"We need to find better words, and be more loving toward people, especially when we know they are struggling."


Five years ago, Jacqueline Adan got a serious wake-up call after getting stuck in a turnstile at Disneyland because of her size. At the time, she weighed 510 pounds and knew something had to change. Today, she's completely turned her life around, losing 350 pounds and becoming an advocate for body positivity and self-love. (Related: Jacqueline Adan Wants You to Know That Losing Weight Won't Magically Make You Happy)

Along the way, the 30-year-old has dealt with her fair share of body-shaming from strangers. Some have even reached out to her recently, accusing her of gaining weight. "After [my last skin removal] surgery, I have been really swollen…like really swollen," Jacqueline shared in a recent blog post. "I have been receiving so many comments from people I did not know telling me how I was gaining weight, telling me to watch what I was eating and that hopefully, I can work out again soon because they could notice I was getting 'fat' again. This was hard for me to hear and read. I felt my clothes not fitting, I felt puffy and my whole body felt numb and cold. All of these things made me know something else was going on."

That's why Jacqueline decided to have some preliminary blood work done and pay her doctor a visit to make absolutely sure that there wasn't some underlying cause for her swelling. "She pretty much told me that, after looking at my labs, I was just gaining weight and that I should really watch what I am eating and exercise more," she wrote. "After leaving her office, I completely broke down. I think I cried for about an hour." (Did you know that the shame associated with obesity makes the health risk worse?)

Given the fact that Jacqueline has spent the past five years of her life dedicated to losing weight, it's easy to see how she could be frustrated with professionals who say even more weight loss is the only solution to her problems.

"It really hurt to have someone who knows me and knows all that I have been through with not only losing 350 pounds but how much I am working on loving myself, taking care of myself, and trying to live my best life possible," Jacqueline tells Shape. "It really made me feel like I was over 500 pounds again when doctors all tried to blame everything on my weight. I felt ashamed and embarrassed and started questioning myself and my own body again and not feeling like I was good enough. I thought...maybe I really am gaining weight. Mentally, I felt myself spiral backward. It was tough to hear that. All my hard work and commitment to bettering not only my physical health but mental health, and it felt like it all got washed away for a second when I was told that I just need to lose more weight." (Related: Why Body-Shaming Is Such a Big Problem and What You Can Do to Stop It)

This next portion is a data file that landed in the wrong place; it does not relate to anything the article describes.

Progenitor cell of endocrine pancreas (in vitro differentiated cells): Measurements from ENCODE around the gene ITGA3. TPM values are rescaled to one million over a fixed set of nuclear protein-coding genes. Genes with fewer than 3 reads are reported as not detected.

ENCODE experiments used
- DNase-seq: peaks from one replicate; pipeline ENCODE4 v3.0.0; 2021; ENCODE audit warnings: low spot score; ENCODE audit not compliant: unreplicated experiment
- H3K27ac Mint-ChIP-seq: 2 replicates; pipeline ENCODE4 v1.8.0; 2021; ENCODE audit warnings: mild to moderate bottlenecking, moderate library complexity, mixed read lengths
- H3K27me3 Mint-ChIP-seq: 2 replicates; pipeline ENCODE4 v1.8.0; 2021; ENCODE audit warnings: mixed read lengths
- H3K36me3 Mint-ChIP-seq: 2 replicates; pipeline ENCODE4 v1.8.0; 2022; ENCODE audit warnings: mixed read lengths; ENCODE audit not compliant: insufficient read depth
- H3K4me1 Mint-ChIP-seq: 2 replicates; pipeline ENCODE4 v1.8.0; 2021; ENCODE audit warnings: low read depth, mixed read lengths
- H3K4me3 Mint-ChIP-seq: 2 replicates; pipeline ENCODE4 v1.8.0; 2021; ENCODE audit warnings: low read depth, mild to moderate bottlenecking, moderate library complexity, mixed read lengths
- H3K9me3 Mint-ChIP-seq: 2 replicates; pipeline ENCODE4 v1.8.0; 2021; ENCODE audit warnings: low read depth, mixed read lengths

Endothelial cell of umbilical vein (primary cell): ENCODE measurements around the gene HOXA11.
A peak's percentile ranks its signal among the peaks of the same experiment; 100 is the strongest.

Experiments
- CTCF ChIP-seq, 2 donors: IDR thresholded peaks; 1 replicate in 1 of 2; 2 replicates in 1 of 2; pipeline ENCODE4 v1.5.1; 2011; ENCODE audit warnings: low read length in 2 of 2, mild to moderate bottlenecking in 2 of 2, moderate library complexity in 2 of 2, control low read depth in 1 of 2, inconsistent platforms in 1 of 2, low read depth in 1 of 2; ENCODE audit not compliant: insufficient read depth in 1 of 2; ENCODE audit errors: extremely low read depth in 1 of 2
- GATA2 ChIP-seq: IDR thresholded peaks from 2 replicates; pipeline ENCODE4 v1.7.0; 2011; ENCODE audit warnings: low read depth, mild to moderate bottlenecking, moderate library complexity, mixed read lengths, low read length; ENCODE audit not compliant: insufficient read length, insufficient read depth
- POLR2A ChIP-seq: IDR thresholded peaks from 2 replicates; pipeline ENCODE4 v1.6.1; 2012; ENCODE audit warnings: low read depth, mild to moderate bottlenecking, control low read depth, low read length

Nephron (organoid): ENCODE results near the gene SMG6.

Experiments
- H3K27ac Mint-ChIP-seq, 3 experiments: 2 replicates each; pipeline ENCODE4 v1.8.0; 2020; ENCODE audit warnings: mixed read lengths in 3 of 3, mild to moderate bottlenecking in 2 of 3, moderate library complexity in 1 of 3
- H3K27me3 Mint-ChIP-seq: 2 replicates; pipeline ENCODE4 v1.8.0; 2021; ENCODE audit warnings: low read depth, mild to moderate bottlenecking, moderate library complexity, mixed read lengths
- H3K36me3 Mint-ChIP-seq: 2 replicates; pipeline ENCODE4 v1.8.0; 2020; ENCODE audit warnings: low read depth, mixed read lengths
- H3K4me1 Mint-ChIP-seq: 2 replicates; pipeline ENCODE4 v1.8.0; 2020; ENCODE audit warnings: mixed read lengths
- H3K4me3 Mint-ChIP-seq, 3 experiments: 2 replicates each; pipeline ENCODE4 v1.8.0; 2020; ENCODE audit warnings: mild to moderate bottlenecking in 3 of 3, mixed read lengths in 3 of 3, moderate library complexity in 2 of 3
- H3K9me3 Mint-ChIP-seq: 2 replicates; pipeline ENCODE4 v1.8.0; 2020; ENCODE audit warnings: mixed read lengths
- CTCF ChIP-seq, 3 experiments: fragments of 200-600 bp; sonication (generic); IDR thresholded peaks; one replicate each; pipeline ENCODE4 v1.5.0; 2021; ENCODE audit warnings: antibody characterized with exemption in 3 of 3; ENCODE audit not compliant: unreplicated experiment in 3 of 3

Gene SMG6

Jacqueline admits that had the situation been handled differently, she wouldn't have felt that way. "I would have preferred her to tell me that it is going to be okay and we will figure out why my body is so swollen," she says. "I would have wished she empathized with me and saw just how nervous and frustrated I really was with the changes happening with my body. Even if she thought I really was gaining weight, I feel like it would have been so much better to say it in a more compassionate way." (Related: I Was Fat-Shamed By My Doctor and Now I'm Hesitant to Go Back)

While Jacqueline could have given up after the horrible experience at the doctor's office, she instead decided to use the experience as a reminder to practice self-love.

"I think with this whole situation of being swollen and hearing not only others but my doctor still putting me down and shaming my body and telling me to lose weight, is a good reminder of why it is so important to remember to focus on yourself and love yourself," she wrote. "When you deal with people like this, because there are unfortunately people like this out there, you need to be strong enough to take their opinions and criticisms." (Related: Sarah Potenza's Personal Essay On Self-Love Is Important)

Jacqueline says she wishes that both social media users and health care professionals would think twice before saying things that could cause a struggling person to backtrack on their progress or feel ashamed.

"Talking about someone's weight is a very sensitive topic, no matter if it is talking about someone who needs to lose weight or even gain weight," she says. "I feel doctors especially need to be more understanding of how their words really can affect someone."

And back on her blog, Jacqueline wrote "whether it be obesity, body image issues, or people not loving and caring for themselves they are still people and still need love and respect and maybe a little help. We need to find better words, and be more loving toward people, especially when we know they are struggling." (Related: Katie Willcox Wants You to Know That You're So Much More Than What You See In the Mirror)

For those who've been in similar situations, Jacqueline says to remember to stay positive and to treat yourself with kindness and respect. "Everybody has moments of self-doubt and times that they struggle with their self-image," she says. "When you keep practicing self-love and positive self-talk, the easier it is to bounce back from these moments of struggle. I will not stop fighting for my overall health and happiness and I know I will figure out what is going on with my body. So, never stop fighting, never stop doing what is best for you. It is the most important thing you can do."